We continued on toward Charlotte, the final city on our 15-day trip. I hadn't originally had Greensboro or Charlotte on the trip itinerary, intending that we'd fly home from Raleigh. But the flight options were better out of Charlotte, so we added the extra cities. Thank goodness we did! Greensboro was great and so was Charlotte. I'd love to return to both.
So what did we do in Charlotte? Well, first we slept. Then we had breakfast, cleaned out the rental car, and repacked the luggage to make it airplane-friendly. With those accomplished, we walked to the NASCAR Hall of Fame. Since it was 27°F out, I was glad we'd picked a hotel right next door and that the Hall of Fame is entirely indoors.
Before visiting the College Football Hall of Fame, I knew nothing about college football. Before visiting the NASCAR Hall of Fame, I knew even less about NASCAR. Just like the CFHOF, the NASCAR HOF gives you a pass to wear. You register your name and two favorite drivers/teams. One problem: I didn't recognize enough names to have two favorites. I knew Jeff Gordon was from Vallejo (the city where I taught), so I picked him. My other choices were random.
You enter the Great Hall...
... and the giant screen welcomes you. It's really cool.
Glory Road features 18 of the most recognizable and important cars in NASCAR history.
They're arranged along an increasingly steep bank.
The signs along the railing show different tracks with that particular slope.
It maxes out at 33°. There's a ramp and handrail so you can feel just how steep that is. It's very difficult to stand there without holding onto the railing. I cannot imagine driving on it.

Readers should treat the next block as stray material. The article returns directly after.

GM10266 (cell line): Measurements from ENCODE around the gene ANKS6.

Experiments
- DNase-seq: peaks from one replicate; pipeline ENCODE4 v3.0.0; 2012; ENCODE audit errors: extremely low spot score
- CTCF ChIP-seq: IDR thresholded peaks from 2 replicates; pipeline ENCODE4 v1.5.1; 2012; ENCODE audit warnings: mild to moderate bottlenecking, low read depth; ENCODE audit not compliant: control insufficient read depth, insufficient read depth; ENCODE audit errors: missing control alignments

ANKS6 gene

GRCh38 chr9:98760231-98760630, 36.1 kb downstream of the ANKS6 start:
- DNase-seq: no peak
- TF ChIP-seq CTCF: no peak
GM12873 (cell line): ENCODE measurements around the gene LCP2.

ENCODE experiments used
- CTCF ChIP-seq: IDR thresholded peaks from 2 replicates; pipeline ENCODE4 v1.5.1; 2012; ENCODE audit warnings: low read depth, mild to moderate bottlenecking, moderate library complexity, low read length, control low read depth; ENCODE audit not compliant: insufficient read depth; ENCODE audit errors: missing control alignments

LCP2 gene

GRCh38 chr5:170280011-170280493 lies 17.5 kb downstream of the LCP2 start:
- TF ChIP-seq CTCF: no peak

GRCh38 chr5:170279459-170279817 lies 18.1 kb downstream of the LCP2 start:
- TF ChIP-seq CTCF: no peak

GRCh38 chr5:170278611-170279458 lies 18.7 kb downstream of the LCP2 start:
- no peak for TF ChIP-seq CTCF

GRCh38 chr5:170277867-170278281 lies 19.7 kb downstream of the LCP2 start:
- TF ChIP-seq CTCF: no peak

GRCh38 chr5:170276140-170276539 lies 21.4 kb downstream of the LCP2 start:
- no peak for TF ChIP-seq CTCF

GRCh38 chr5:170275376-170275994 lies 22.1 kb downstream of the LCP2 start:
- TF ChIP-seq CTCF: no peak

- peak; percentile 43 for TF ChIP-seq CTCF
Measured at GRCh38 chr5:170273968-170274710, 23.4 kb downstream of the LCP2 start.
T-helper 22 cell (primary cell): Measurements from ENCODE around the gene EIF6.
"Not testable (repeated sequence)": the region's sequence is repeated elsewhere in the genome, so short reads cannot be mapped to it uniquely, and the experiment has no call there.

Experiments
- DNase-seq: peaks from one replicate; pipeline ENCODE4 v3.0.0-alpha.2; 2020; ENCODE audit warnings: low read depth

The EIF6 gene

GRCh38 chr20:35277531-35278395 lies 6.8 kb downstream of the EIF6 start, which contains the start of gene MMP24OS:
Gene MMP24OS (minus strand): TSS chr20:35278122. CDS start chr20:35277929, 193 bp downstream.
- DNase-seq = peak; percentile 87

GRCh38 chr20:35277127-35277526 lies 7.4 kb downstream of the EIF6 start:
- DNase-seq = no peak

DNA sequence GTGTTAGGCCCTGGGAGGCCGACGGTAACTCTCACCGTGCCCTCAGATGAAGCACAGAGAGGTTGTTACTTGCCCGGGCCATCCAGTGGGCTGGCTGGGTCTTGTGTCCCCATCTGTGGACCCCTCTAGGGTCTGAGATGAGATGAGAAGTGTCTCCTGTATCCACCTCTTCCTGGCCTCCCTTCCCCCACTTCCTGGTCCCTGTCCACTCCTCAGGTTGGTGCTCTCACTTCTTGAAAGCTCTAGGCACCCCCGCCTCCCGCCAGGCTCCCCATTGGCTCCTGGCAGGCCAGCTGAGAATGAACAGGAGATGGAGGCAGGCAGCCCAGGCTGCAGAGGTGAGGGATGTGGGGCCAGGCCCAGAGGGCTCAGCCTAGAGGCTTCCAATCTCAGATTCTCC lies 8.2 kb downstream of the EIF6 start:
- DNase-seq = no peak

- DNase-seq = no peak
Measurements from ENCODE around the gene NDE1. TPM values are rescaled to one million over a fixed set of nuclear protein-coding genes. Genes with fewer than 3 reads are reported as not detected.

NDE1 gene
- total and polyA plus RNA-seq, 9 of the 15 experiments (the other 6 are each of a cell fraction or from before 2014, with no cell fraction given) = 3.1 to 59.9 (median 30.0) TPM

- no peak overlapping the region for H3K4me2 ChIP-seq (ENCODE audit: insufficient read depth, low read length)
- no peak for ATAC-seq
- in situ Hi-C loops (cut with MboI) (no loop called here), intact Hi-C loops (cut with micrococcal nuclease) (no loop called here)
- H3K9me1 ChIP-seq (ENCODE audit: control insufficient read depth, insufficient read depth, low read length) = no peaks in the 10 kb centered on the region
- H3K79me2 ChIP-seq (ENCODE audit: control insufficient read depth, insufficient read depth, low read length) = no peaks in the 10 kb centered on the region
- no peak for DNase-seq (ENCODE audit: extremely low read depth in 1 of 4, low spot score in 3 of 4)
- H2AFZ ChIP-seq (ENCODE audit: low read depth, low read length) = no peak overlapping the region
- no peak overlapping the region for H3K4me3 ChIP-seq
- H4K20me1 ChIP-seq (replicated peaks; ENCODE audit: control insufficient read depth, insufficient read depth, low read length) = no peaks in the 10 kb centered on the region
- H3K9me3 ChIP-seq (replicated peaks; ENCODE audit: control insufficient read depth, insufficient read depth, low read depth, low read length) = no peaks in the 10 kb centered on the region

I thought all car racing tracks were oval. Nope! Not even close. Some of these designs are just plain nuts.
We had so much fun at the NASCAR Hall of Fame! There were lots of interactive exhibits.
Here, I'm learning how to use the simulator. It was not easy. Or maybe it was and I was just terrible at it. Either way, I really struggled.
Since I failed (repeatedly) at simulator training, I opted to skip using the stock car simulators. Trevor and Steve gave it a go and I enjoyed watching.
Here, Steve and Trevor are working together to complete a pit stop as quickly as possible. That wasn't easy either. In fact, one of the themes of our visit was, "Wow. I had no idea that was so difficult!" Mad respect for everyone involved with every aspect of racing.
The driver may get the glory and the name recognition, but every driver is part of a huge team. My best racing career matches are Finish Fabricator, Series Director, and Track President. (I think I'll stick with blogging.)
Steve's are Car Chief, Racing Ops, and Reporter. Trevor's are Finish Fabricator, Replay, and Shock Specialist.
This was neat. The left side of this car is customized for racing, while the right side is production-model.
These are some of the unusual trophies that NASCAR winners receive.
We had a fantastic time at the NASCAR Hall of Fame! There was so much to see and do. I left with a new appreciation for racing.
In keeping with the car theme, we walked a few blocks to Fuel Pizza. Yum!
Directly outside Fuel was a super cool literary-themed park called The Green. We only had a few minutes to spend there before we had to get to the airport.
It was really difficult leaving Charlotte after such a short time. The more I saw, the more I wanted to explore. Of course, that's the case for so many of the places we visit. There really are some remarkable places in this huge country of ours. I'm so lucky to be able to see as many of them as I have.
Cindy deRosier has a masters in Education and taught 4th and 5th grade for 11 years. She uses that experience to blog about crafts and family-friendly educational travel. She spent many years as the Editor of Fun Family Crafts, a website with over 12,000 kid-friendly craft tutorials. Cindy is the co-author of "What Would Jesus Patent?", does freelance writing and designing, loves jigsaw puzzles, is an avid scrapbooker, and has been to all 50 states.